The legal maximum lake level was established at 314.94 feet by Whatcom County Superior Court in 1953.  The City of Bellingham controls lake level by a control dam at the head of Whatcom Creek

Considering that Lake Whatcom has about 30 miles of shoreline, how much new soil was introduced into the lake as the water level was raised by 7 ft?   Just a rough order of magnitude calculation suggests several  million cubic feet.  One of the arguments against development in the lake area has to do with the potential damage from soil erosion.  Again, I’d be foolish to argue that development won’t have any impact on the lake, but any normal development issues or unmulched garden soils, would seem to pale next to 30 miles of shoreline mixing in the lake.

It may not have been a coincidence that one historical source I looked at noted that during the “1940’s and since: there has been about one fish-kill per decade “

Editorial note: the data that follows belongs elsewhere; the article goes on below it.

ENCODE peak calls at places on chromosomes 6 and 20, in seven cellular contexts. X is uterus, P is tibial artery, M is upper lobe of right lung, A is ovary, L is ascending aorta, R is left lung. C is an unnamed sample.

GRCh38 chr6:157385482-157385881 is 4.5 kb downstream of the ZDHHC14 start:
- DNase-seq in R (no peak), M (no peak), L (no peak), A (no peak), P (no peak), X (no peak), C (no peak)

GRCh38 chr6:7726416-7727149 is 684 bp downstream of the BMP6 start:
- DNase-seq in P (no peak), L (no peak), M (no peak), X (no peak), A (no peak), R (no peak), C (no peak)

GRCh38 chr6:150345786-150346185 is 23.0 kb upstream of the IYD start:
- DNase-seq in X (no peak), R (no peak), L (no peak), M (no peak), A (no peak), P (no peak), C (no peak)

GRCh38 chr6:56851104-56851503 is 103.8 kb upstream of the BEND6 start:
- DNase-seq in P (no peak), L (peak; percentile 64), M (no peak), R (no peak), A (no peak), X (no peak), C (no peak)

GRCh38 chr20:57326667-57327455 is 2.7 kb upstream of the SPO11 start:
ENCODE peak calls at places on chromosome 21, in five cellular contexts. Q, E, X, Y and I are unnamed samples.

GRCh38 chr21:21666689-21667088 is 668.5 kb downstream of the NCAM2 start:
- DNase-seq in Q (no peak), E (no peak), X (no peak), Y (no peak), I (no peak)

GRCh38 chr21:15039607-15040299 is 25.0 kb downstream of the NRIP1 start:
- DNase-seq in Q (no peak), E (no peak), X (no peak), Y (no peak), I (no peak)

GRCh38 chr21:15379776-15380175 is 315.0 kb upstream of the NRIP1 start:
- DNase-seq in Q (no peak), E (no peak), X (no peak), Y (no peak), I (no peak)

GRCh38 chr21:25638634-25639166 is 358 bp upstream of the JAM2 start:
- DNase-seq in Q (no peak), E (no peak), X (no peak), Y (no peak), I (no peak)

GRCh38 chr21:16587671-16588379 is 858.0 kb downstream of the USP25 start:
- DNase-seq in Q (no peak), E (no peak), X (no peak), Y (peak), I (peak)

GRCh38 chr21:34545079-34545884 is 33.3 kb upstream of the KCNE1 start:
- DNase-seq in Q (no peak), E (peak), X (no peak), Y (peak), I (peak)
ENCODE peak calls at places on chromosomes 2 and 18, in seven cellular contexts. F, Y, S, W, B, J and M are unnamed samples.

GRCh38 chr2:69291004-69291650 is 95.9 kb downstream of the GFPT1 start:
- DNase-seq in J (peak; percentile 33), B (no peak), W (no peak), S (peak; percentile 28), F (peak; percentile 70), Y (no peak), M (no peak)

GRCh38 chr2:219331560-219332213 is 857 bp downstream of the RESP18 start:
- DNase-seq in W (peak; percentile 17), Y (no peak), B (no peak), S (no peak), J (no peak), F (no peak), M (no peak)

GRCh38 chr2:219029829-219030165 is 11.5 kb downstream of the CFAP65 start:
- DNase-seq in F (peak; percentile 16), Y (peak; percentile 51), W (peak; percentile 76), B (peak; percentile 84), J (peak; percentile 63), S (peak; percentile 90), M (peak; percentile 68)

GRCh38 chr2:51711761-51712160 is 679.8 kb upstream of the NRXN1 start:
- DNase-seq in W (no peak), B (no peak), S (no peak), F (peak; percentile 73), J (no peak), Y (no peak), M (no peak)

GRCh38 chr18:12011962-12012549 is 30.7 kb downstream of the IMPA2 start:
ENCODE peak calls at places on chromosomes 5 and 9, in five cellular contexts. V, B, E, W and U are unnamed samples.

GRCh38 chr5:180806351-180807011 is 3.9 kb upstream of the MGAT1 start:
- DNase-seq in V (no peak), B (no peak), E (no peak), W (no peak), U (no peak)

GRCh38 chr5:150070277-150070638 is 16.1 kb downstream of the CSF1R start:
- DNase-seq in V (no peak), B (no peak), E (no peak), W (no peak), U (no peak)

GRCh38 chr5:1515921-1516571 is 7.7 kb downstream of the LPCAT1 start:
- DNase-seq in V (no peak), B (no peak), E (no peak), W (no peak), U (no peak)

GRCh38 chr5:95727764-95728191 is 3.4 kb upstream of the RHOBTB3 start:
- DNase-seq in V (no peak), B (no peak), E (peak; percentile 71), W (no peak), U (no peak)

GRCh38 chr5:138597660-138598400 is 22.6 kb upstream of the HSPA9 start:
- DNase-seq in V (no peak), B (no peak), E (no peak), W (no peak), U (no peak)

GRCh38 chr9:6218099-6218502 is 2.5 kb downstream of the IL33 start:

Another thing to consider in the phosphorus equation is that the newly created shoreline, with water levels held constant by the dam, will continually leach more phosphorus into the water than the stronger natural shoreline.    Natural shorelines with their varying water levels promote healthy riparian zones with plenty of plant life to protect shoreline soil.  We’ve all seen ponds, streams and natural lakes where as water levels recede during the late part of summer, grasses and plants keep growing right down to the water level.  Then as water levels rise in the fall and storm driven waves lap against the shoreline, the grasses are there in abundance to hold the soil in place.  In contrast, when dams hold water levels to a year round consistent level the riparian areas all but disappear except in the most shallow shorelines and without riparian areas wave actions constantly undercut shorelines with continually drops fresh soil and phosphorus into the lake.